Next Generation Food catches up with Paul Smits at Fancom in order to understand the current state of data management in the agricultural sector.
NGF. What challenges do agricultural producers face today?
PS. With spiralling feed costs, rising energy prices and consumers who increasingly demand that the production methods used by the agri business are sustainable and responsible, the profitability of the production chain is experiencing pressure. Greater insight into the production costs should lead to the fact that the higher investments in animal welfare remain profitable.
NGF. How can data management infrastructure support animal monitoring, and what benefits does it offer?
PS. The computerised processes in a house are a source of information about the environment the animals are raised in, their feed and water intake and, using Fancom’s biometric solutions, data relating to animal behaviour. By extracting this data using a data management infrastructure, combining it and presenting the end result in a clear structure, animal producers are offered an insight into the performance of their animals, the operational processes, the financial consequences and possibilities to make improvements and initiate actions aimed at optimising the results. This method also allows producers to show the chain how the animals are raised in order to safeguard their license to supply.
NGF. Ease of use is a concern. How do you ensure the technology meets individual requirements?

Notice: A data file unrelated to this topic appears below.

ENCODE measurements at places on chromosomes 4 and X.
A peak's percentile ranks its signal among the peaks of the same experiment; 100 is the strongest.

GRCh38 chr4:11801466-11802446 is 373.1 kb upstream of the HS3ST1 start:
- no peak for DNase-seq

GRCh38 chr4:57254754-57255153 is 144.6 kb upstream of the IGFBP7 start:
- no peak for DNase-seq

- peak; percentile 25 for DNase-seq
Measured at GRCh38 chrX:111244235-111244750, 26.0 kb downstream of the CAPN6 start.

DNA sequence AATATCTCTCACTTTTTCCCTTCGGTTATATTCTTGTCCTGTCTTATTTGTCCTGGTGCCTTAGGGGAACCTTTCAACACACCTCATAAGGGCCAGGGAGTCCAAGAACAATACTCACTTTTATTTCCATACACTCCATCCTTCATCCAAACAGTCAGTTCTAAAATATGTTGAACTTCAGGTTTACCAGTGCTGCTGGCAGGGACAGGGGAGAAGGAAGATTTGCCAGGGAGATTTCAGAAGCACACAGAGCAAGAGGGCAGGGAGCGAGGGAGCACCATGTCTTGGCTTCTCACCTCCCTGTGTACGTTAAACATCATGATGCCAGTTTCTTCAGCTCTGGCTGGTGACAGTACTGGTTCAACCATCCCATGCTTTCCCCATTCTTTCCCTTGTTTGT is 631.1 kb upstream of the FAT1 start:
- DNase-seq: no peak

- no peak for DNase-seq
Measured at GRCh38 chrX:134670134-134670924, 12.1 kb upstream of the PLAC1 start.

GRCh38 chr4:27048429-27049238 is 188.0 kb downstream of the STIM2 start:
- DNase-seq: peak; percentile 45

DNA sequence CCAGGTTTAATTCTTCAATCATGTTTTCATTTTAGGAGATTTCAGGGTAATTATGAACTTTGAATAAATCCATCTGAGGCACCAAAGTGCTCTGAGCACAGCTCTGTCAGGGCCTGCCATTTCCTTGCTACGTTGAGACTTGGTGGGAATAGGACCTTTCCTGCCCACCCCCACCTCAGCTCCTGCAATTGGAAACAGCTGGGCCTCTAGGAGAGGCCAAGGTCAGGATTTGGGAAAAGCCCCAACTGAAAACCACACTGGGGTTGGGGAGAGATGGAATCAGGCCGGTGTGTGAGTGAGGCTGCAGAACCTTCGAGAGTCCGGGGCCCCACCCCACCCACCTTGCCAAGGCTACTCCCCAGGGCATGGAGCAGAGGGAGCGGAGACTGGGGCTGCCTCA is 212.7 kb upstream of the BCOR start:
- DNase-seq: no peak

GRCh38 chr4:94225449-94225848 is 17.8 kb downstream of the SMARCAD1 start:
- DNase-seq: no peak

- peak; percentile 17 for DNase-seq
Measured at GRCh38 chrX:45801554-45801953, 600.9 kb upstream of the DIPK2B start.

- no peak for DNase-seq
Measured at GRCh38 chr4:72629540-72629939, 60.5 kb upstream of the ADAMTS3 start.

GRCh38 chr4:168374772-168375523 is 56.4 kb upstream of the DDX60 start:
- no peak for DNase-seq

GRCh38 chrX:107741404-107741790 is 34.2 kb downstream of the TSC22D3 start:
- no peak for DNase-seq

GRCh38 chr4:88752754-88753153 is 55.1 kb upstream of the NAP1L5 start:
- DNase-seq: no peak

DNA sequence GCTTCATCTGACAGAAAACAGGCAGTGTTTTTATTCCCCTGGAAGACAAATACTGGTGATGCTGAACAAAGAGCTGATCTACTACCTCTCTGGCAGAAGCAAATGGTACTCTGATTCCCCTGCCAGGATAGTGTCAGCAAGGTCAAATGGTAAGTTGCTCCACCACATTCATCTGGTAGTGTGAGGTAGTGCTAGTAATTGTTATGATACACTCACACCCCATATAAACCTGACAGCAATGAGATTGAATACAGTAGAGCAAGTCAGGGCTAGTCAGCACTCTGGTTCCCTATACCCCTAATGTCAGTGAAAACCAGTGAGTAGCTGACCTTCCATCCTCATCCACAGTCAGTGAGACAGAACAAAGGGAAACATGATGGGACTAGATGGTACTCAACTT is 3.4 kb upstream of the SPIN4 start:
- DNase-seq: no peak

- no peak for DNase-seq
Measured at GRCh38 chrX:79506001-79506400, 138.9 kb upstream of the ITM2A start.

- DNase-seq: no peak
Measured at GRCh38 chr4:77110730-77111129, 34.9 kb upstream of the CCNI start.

PS. Fancom has invested a huge amount of time in creating supremely user-friendly software for its animal husbandry systems. The control computers feature a large display and use clearly recognisable graphic symbols. The ‘what you see is what you get’ principle is a particularly important improvement. This means that the operation is geared to the user’s actual situation; elements of the system that are unused do not appear on the display. Automatic data collection is also a tool that simplifies how the system is used. No paper and data entry but data that is always sampled straight from the source, arranged in an orderly way at house, farm or central office level and clearly presented in easy to understand graphs and dashboard applications. By connecting with the customary key performance indicators used in business the user can directly relate the value of this information to his experiences.
NGF. Cost is also an important factor. Why does it pay off to invest in a computerised system?
PS. In order to be able to manage costs, insight into the cost drivers is essential. Investing in systems provides a real-time insight into the costs and opens the way for improvements. At Fancom we also offer the possibility to limit the key performance indicators, so that users can see at once if the production process is making a profit or whether action needs to be taken. In addition, a properly controlled climate and feeding process improves animal performance. By cutting costs on the one hand, and improving the technical results on the other, our computerised systems have a short earn back time.
NGF. What role will technological innovations play for the industry in the years to come? And which technologies will stand out?
PS. Firstly, the developments in sensor technology enable an increasing number of facets of animal behaviour to be monitored. This will place us in a better position to measure the actual comfort level of animals and to maintain these levels using biometric control algorythms. Secondly, there are developments in ICT that allow data sharing in the chain. In the future we should be able to use business intelligence solutions to directly convert this data into actions and the structures will be a part of the existing enterprise software solutions. Fancom is therefore investing in this technology, biometric sensor applications and business intelligence as we are convinced that the industry will require these methods for healthy profits and in order to continue complying with the demands of today’s critical consumers.